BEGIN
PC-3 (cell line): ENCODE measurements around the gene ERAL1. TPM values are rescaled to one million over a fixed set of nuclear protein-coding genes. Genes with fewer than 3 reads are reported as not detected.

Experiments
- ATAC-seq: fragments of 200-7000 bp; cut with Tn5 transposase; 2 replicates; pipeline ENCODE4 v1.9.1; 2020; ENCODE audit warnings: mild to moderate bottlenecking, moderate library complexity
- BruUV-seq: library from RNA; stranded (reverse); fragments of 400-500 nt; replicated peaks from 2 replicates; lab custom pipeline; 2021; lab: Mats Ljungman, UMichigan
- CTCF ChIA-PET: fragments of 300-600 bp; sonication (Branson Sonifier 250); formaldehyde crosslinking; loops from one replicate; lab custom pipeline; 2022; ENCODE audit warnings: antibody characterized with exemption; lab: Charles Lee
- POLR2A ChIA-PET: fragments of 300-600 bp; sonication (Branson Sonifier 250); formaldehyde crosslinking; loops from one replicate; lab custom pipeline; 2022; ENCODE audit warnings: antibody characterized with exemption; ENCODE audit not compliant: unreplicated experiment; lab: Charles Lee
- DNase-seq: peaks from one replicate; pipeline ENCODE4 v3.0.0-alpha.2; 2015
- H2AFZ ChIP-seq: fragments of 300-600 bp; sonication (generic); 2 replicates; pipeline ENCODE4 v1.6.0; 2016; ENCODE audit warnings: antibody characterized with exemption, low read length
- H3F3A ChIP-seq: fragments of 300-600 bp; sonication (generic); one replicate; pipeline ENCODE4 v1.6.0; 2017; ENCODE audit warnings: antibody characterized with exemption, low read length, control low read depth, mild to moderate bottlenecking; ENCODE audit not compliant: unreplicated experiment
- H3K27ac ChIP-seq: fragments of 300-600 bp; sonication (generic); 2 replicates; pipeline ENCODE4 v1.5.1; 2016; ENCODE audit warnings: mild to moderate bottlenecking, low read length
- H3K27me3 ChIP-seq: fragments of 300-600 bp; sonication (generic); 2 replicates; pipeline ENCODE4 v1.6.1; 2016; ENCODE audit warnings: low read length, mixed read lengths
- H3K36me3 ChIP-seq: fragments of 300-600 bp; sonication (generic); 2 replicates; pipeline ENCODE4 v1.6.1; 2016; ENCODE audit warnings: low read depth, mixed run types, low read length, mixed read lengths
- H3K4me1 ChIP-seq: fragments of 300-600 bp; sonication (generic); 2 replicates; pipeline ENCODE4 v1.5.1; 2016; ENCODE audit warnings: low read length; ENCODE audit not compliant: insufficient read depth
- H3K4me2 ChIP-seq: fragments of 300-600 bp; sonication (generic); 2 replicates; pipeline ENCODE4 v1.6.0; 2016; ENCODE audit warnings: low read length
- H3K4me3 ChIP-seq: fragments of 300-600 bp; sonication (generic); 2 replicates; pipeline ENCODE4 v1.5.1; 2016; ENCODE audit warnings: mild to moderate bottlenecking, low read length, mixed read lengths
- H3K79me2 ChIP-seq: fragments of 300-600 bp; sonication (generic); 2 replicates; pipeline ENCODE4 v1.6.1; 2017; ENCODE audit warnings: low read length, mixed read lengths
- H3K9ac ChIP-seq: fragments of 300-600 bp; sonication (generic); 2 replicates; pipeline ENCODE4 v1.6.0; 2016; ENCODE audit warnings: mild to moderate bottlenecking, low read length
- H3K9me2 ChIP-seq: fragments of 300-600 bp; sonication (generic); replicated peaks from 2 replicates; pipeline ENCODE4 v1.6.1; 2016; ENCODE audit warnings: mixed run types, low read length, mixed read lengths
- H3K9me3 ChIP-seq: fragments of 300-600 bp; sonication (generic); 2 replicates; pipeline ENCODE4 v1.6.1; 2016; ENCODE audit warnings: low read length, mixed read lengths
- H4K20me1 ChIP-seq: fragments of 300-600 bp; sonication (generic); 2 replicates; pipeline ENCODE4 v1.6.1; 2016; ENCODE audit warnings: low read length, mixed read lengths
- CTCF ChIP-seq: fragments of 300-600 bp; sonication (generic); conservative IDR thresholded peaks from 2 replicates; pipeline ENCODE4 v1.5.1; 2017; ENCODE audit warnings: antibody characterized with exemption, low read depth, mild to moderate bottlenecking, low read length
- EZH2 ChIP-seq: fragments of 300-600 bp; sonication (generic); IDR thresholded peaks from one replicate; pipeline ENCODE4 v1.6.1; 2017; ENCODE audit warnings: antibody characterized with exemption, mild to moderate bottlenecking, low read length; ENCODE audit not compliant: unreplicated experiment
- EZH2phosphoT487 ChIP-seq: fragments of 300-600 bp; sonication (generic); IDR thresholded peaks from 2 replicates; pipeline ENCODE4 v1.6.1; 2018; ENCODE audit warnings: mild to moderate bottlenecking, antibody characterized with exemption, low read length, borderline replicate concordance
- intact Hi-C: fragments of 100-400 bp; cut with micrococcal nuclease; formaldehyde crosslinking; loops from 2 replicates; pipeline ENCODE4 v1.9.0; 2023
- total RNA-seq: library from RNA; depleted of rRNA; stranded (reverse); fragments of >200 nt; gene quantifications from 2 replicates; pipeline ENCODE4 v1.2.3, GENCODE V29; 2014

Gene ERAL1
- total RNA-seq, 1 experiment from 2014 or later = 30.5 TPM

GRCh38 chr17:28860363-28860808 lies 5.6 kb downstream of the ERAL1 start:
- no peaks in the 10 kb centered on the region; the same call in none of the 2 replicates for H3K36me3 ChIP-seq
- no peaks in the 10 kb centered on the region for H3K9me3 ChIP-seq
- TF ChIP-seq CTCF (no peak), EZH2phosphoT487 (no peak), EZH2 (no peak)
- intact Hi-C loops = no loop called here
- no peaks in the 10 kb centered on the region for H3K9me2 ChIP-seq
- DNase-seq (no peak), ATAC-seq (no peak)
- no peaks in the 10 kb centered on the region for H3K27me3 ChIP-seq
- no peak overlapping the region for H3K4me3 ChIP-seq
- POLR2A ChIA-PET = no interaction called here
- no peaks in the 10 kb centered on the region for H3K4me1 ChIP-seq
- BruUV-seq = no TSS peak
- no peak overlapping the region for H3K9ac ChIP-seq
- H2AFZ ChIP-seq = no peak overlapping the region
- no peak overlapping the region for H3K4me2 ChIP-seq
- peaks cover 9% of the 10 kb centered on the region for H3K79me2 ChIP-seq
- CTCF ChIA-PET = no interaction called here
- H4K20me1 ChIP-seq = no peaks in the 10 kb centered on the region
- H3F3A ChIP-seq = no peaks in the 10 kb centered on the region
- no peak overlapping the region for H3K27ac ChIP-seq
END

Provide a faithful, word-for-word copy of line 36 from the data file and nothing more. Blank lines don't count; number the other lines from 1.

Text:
- no peak overlapping the region for H3K4me3 ChIP-seq